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Ensiled and Dry Cassava Leaves, and Sweet Potato Vines as a Protein Source in Diets for Growing Vietnamese Large White×Mong Cai Pigs

  • Ly, Nguyen T.H. (Department of Animal Nutrition and Biochemistry, Hue University of Agriculture and Forestry) ;
  • Ngoan, Le.D. (Department of Animal Nutrition and Biochemistry, Hue University of Agriculture and Forestry) ;
  • Verstegen, Martin W.A. (Animal Nutrition group, Department of Animal Sciences, Wageningen University) ;
  • Hendriks, Wouter H. (Animal Nutrition group, Department of Animal Sciences, Wageningen University)
  • Received : 2009.11.24
  • Accepted : 2010.02.02
  • Published : 2010.09.01

Abstract

The aim of the present study was to evaluate the effects of replacing 70% of the protein from fish meal by protein from ensiled or dry cassava leaves and sweet potato vines on the performance and carcass characters of growing F1 (Large White${\times}$Mong Cai) pigs in Central Vietnam. Twenty-five crossbred pigs (Large White${\times}$Mong Cai) with an initial weight of 19.7 kg (SD = 0.84) were allocated randomly to five treatment groups with 5 animals per group (3 males and 2 females). Pigs were kept individually in pens ($2.0{\times}0.8\;m$) and fed one of five diets over 90 days. The control diet was formulated with fish meal (FM) as the protein source while the other four diets were formulated by replacing 70% of fish meal protein by protein from ensiled cassava leaves (ECL), dry cassava leaves (DCL), dry sweet potato vines (DSPV) or ensiled sweet potato vines (ESPV). Animals were fed their diets at 4% of BW. Results showed that final BW, ADG, DMI and feed conversion ratio (FCR) among the experimental treatments were not significantly different (p>0.05). ECL or DCL and ESPV reduced feed cost per unit gain by 8-17.5% compared to the fish meal diet. There were no significant differences in carcass characters among the diets (p>0.05). Lean meat percentages and protein deposition ranged 41.5-45.8% and 40.2-52.9 g/d, respectively. Using ensiled or dry cassava leaves and sweet potato vine can replace at least 70% of the protein from fish meal (or 35% of total diet CP) without significant effects on performance and carcass traits of growing (20-65 kg) pigs. Including cassava leaves and sweet potato vines could improve feed cost and therefore has economic benefits.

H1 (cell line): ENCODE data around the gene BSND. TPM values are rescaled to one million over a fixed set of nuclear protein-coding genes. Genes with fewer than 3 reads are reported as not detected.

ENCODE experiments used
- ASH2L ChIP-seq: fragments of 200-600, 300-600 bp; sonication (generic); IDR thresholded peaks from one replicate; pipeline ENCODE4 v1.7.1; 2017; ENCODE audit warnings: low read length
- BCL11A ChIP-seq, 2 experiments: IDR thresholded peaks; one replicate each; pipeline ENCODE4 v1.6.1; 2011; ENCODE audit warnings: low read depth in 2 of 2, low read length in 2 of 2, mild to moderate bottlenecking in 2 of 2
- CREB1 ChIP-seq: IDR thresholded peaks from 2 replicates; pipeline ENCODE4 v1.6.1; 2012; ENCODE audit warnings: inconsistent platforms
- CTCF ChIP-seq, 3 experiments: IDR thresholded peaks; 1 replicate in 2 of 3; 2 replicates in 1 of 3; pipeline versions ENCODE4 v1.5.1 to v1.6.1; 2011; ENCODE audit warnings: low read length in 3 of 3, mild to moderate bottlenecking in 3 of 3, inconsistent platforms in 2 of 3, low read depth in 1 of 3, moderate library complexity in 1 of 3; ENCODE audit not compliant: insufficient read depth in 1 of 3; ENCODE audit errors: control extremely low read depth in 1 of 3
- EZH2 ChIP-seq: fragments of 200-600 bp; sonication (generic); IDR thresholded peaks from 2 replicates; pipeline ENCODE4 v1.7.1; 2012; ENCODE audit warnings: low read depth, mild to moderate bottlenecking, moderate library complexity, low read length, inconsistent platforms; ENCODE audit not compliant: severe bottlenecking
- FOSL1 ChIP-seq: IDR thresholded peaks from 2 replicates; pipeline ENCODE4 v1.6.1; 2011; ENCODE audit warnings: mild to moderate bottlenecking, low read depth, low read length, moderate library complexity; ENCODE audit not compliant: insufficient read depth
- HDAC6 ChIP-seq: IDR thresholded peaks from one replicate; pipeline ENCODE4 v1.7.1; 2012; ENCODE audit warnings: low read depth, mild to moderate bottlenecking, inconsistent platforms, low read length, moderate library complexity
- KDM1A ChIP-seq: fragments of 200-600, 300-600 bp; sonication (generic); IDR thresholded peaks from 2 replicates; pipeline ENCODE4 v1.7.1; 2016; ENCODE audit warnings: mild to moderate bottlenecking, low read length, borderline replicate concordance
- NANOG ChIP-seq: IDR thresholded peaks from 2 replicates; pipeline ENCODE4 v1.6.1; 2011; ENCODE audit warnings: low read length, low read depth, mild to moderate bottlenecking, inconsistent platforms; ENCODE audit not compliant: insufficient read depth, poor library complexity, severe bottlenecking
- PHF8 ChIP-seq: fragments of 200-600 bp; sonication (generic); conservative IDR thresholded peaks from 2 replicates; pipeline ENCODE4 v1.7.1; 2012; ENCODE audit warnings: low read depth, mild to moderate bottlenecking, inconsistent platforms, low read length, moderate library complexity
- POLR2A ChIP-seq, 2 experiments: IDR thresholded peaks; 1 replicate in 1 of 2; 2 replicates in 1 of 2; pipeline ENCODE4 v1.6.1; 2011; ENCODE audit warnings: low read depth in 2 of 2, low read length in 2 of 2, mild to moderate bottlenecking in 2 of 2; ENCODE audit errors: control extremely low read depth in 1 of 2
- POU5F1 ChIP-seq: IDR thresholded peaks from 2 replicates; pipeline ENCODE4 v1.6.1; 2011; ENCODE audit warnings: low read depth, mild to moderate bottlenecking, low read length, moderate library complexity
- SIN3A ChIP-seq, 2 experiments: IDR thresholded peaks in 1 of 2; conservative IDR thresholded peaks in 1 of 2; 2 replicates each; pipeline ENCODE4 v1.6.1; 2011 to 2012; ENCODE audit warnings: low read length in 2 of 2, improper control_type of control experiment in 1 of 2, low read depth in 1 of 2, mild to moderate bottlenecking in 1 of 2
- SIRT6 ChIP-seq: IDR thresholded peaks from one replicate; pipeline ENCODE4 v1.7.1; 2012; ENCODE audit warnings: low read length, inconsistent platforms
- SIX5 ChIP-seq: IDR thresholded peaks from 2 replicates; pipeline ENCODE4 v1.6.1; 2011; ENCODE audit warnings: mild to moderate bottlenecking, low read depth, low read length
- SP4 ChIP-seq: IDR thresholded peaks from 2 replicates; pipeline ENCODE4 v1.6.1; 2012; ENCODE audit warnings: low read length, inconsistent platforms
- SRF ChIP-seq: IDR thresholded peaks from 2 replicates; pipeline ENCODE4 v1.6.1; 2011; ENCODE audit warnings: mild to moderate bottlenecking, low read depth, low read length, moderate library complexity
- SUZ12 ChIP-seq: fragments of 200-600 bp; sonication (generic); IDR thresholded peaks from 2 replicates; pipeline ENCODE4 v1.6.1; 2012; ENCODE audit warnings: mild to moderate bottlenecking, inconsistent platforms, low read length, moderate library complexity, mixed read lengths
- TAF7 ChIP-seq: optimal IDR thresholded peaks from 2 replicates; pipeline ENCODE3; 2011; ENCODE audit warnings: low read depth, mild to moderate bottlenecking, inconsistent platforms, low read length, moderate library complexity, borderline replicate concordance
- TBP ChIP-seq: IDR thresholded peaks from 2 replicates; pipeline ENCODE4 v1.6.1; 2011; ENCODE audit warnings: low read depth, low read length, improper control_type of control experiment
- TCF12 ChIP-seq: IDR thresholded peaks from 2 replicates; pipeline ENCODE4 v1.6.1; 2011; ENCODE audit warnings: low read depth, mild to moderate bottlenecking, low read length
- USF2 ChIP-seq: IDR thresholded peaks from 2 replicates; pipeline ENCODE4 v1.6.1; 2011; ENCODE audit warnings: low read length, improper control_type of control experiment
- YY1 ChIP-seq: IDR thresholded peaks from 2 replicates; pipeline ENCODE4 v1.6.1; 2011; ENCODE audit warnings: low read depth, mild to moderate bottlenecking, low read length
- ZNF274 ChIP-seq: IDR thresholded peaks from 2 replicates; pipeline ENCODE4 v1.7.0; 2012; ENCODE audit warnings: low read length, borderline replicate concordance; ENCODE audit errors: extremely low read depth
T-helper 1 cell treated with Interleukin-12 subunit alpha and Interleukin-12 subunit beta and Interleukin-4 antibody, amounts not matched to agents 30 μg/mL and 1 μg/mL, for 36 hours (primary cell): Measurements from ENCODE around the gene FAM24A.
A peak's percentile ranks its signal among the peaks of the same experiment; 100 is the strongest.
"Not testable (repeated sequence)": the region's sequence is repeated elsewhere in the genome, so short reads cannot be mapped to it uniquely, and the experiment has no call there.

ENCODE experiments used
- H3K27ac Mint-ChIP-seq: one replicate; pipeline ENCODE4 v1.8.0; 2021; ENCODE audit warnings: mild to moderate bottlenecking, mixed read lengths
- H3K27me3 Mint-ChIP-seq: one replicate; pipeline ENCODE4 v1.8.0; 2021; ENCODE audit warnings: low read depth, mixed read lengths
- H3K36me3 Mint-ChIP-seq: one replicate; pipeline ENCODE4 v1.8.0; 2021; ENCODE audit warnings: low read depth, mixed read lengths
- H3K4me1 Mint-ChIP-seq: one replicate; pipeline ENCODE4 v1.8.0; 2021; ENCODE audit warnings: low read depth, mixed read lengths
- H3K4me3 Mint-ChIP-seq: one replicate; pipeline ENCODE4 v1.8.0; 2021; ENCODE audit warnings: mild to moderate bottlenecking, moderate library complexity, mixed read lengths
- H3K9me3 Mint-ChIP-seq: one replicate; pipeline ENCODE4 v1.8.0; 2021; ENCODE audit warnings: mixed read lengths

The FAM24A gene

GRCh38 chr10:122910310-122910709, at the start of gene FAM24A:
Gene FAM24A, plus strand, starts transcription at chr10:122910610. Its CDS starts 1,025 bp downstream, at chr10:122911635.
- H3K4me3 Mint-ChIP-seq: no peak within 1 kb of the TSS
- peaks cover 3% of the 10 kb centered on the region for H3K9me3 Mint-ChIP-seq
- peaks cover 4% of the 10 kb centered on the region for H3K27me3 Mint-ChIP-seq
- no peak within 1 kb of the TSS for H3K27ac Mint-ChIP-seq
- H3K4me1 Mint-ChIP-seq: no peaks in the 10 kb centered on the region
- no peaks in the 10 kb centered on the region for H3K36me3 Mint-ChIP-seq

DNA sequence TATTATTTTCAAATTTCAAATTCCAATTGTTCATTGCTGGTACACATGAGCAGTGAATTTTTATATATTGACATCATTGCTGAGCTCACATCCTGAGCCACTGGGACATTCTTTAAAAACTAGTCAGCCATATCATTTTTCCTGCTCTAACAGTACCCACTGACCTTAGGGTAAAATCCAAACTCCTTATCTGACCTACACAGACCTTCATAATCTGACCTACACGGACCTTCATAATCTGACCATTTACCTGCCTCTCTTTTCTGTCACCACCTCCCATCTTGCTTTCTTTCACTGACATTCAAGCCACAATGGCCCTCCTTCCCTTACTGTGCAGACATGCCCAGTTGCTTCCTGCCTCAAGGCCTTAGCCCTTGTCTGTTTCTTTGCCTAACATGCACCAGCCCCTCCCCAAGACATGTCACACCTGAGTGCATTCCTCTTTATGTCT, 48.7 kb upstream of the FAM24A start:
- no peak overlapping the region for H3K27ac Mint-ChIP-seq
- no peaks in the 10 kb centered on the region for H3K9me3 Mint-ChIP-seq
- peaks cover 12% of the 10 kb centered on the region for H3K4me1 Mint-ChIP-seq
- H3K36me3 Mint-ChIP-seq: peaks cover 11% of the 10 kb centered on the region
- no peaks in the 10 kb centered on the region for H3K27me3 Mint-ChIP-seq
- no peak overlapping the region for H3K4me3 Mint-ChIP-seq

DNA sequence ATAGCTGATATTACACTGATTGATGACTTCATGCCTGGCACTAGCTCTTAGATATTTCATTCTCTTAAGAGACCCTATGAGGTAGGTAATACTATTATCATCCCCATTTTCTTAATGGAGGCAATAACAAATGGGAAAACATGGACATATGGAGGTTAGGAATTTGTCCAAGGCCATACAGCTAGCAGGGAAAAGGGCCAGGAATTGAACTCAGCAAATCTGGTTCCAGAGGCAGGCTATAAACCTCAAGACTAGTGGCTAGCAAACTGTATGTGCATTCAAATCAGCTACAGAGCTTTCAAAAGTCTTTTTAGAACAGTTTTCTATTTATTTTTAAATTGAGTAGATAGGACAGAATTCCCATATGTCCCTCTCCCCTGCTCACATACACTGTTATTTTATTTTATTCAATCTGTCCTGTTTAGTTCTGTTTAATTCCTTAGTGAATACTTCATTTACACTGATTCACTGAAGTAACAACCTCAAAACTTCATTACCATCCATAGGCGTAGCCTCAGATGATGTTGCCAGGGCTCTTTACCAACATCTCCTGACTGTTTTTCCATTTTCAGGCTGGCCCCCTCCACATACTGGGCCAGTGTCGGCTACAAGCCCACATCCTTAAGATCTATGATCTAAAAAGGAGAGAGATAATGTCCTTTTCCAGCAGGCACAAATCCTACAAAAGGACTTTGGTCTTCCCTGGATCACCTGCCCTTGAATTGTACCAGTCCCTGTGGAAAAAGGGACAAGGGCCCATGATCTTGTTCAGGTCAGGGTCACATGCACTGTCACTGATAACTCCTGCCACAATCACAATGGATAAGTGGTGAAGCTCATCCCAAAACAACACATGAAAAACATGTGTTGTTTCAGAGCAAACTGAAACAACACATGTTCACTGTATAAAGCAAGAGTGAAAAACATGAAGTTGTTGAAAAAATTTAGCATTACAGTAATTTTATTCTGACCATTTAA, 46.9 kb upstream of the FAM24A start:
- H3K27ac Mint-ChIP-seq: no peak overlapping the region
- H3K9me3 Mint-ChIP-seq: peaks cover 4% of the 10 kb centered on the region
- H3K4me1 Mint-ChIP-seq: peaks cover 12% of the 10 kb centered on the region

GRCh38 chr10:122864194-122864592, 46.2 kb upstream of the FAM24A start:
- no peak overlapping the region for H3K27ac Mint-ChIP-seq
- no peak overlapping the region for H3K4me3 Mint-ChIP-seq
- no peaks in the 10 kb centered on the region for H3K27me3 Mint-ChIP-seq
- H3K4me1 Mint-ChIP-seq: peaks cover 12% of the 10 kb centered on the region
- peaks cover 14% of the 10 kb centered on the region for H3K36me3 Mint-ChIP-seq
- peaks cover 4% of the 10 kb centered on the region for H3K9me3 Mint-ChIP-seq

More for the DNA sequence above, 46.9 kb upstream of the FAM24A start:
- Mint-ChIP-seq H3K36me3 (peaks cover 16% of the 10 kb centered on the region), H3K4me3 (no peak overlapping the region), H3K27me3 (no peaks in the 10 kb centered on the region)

Keywords

Cassava Leaves;Carcass Characteristics;Feed Costs;Growing Pigs;Protein Deposition;Sweet Potato Vines

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